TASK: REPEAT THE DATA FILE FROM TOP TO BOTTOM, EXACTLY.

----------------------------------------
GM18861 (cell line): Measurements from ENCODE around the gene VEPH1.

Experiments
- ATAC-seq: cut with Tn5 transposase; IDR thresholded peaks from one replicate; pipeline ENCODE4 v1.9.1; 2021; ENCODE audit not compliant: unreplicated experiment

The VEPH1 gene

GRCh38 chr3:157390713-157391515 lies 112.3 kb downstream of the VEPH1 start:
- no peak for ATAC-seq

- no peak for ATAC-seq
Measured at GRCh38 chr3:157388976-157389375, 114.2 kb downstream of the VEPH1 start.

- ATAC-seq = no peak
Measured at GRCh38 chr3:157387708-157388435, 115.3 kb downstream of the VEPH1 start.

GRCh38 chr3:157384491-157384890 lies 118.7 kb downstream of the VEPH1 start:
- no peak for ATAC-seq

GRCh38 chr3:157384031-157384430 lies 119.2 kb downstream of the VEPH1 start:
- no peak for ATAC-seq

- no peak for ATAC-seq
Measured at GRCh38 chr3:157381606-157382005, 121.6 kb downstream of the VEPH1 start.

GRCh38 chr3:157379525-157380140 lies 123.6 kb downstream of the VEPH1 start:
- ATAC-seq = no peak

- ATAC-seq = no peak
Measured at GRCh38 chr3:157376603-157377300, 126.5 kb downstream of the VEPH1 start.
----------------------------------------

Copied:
GM18861 (cell line): Measurements from ENCODE around the gene VEPH1.

Experiments
- ATAC-seq: cut with Tn5 transposase; IDR thresholded peaks from one replicate; pipeline ENCODE4 v1.9.1; 2021; ENCODE audit not compliant: unreplicated experiment

The VEPH1 gene

GRCh38 chr3:157390713-157391515 lies 112.3 kb downstream of the VEPH1 start:
- no peak for ATAC-seq

- no peak for ATAC-seq
Measured at GRCh38 chr3:157388976-157389375, 114.2 kb downstream of the VEPH1 start.

- ATAC-seq = no peak
Measured at GRCh38 chr3:157387708-157388435, 115.3 kb downstream of the VEPH1 start.

GRCh38 chr3:157384491-157384890 lies 118.7 kb downstream of the VEPH1 start:
- no peak for ATAC-seq

GRCh38 chr3:157384031-157384430 lies 119.2 kb downstream of the VEPH1 start:
- no peak for ATAC-seq

- no peak for ATAC-seq
Measured at GRCh38 chr3:157381606-157382005, 121.6 kb downstream of the VEPH1 start.

GRCh38 chr3:157379525-157380140 lies 123.6 kb downstream of the VEPH1 start:
- ATAC-seq = no peak

- ATAC-seq = no peak
Measured at GRCh38 chr3:157376603-157377300, 126.5 kb downstream of the VEPH1 start.